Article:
Saori Yoshida, a 55-kilogram (121 pound) women's freestyle wrestler, is arguably the most dominant individual athlete-male or female-in any sport in the world over the past decade.The 2004 and 2008 Summer Olympic Games gold medalist in her weight class, Yoshida has been victorious in nine straight world championships.
The holder of ten consecutive national titles in Japan, Yoshida impressively won 119 matches in a row before losing to American Marcie Van Dusen at the end of 2008. She has since embarked on another lengthy winning streak heading towards the 2012 Summer Olympic Games in London, England. Yoshida sounds confident of continued success, and believes no one can stop her victory march if she stays healthy and focused.
Japan has been the preeminent world power in women's freestyle wrestling since it became an international sport of consequence in the 1980s. In fact, Japan has easily captured the majority of the Olympic and World Championship titles decided since 1987, and appears poised to capture more Olympic medals in London.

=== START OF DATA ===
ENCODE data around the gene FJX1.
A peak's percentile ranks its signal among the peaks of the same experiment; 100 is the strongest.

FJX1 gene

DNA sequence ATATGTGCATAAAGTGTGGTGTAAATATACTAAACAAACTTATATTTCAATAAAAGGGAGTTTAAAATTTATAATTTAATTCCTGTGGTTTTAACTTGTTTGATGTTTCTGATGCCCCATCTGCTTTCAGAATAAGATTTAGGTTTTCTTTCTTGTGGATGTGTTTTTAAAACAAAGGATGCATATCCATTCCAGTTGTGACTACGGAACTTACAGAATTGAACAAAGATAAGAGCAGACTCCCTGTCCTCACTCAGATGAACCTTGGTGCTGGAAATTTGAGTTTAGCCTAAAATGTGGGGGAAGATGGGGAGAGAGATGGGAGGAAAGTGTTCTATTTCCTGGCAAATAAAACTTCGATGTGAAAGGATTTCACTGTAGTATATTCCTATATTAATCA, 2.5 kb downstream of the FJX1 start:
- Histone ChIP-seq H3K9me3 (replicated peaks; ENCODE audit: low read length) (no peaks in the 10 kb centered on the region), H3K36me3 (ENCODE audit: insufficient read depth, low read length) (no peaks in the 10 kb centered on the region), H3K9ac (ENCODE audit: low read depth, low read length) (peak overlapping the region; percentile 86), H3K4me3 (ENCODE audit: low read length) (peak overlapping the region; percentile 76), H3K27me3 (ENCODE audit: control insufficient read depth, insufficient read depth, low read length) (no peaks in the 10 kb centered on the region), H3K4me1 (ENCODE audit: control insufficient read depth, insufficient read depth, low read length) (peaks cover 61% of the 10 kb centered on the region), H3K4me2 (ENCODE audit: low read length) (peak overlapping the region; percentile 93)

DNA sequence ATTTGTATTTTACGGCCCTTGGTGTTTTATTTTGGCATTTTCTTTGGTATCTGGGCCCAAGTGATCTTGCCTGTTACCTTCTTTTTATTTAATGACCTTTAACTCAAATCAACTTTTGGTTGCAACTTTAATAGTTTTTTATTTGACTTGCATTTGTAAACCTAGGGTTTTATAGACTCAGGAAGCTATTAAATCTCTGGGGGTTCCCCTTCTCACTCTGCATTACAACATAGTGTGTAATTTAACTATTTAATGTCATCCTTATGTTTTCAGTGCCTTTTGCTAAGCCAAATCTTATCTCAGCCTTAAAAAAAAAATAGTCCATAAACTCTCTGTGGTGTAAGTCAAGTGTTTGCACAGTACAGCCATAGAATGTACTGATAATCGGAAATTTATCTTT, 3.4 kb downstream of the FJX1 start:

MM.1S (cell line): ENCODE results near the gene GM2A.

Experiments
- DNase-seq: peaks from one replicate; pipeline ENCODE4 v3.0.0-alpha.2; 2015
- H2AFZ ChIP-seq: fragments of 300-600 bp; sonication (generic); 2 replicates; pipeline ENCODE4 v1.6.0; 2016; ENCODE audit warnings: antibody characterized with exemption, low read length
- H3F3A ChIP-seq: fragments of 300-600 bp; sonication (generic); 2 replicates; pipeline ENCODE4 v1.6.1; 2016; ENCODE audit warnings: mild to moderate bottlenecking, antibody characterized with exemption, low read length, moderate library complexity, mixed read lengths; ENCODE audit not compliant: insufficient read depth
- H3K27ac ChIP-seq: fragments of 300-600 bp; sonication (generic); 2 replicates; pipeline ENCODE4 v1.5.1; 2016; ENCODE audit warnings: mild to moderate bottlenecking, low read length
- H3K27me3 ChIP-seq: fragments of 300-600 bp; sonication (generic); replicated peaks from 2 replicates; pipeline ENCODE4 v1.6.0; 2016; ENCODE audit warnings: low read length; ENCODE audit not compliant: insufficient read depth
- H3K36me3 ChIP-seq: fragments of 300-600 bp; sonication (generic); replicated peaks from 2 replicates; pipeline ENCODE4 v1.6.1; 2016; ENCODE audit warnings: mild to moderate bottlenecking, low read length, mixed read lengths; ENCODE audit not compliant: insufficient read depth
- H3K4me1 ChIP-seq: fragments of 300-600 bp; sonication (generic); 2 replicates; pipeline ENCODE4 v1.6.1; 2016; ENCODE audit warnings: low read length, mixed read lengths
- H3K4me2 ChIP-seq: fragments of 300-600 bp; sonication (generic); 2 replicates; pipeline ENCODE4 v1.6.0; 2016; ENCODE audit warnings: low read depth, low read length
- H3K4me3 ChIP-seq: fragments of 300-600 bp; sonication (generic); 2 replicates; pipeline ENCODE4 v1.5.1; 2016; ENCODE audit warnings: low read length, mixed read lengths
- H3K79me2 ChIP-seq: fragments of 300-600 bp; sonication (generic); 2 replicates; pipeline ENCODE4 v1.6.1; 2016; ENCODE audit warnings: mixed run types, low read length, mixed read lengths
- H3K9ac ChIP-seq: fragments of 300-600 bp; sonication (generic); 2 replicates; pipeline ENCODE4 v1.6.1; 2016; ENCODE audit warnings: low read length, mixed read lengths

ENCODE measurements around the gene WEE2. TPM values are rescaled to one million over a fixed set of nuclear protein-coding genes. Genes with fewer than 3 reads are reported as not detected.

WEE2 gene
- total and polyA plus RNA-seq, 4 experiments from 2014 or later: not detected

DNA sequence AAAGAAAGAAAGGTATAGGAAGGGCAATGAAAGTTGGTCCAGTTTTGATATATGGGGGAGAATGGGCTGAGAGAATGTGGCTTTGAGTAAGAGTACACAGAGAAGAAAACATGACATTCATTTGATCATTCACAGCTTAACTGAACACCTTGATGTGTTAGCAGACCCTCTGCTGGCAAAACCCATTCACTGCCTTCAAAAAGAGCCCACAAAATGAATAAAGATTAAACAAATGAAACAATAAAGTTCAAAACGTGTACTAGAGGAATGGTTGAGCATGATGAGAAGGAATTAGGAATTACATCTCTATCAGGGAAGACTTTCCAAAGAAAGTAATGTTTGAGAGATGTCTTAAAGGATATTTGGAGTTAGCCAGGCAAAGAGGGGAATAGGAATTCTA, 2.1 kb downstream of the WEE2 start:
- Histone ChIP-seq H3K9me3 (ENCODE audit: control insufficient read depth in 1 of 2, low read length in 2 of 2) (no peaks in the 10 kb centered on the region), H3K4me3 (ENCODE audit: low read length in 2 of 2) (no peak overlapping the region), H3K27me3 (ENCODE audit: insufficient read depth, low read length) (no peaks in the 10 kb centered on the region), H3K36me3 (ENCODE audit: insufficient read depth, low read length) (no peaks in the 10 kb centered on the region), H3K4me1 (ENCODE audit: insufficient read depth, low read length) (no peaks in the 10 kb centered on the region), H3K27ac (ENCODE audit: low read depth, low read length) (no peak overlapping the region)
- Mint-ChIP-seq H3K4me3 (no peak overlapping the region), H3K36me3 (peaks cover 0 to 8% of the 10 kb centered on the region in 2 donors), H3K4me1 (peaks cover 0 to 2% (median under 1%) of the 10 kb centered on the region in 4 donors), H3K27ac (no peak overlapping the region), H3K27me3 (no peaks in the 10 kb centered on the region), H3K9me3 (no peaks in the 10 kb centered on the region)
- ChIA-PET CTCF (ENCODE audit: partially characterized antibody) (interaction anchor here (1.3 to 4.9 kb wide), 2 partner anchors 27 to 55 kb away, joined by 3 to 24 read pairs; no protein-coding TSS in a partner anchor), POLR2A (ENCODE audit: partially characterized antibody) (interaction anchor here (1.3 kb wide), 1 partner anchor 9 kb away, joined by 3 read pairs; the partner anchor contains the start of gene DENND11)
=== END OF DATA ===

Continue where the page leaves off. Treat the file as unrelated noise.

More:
There are only four weight classes for women in freestyle wrestling. This is considerably different from the men's sport which contests seven individual weight classes. As freestyle wrestling for women gains in popularity globally, this fact makes for ever more talented groups of wrestlers competing for scarce medals.
If Saori Yoshida wins Olympic gold in London this summer, her cumulative total of global titles will equal the standard of a dozen set by the incredible Russian Greco-Roman wrestler Alexander Karelin. She would then have a chance to set a new mark of thirteen combined Olympic and World Championship wins later in the year.
Patrick Hattman lived in Japan for more than a decade and continues to closely follow the country's best athletes and team sports.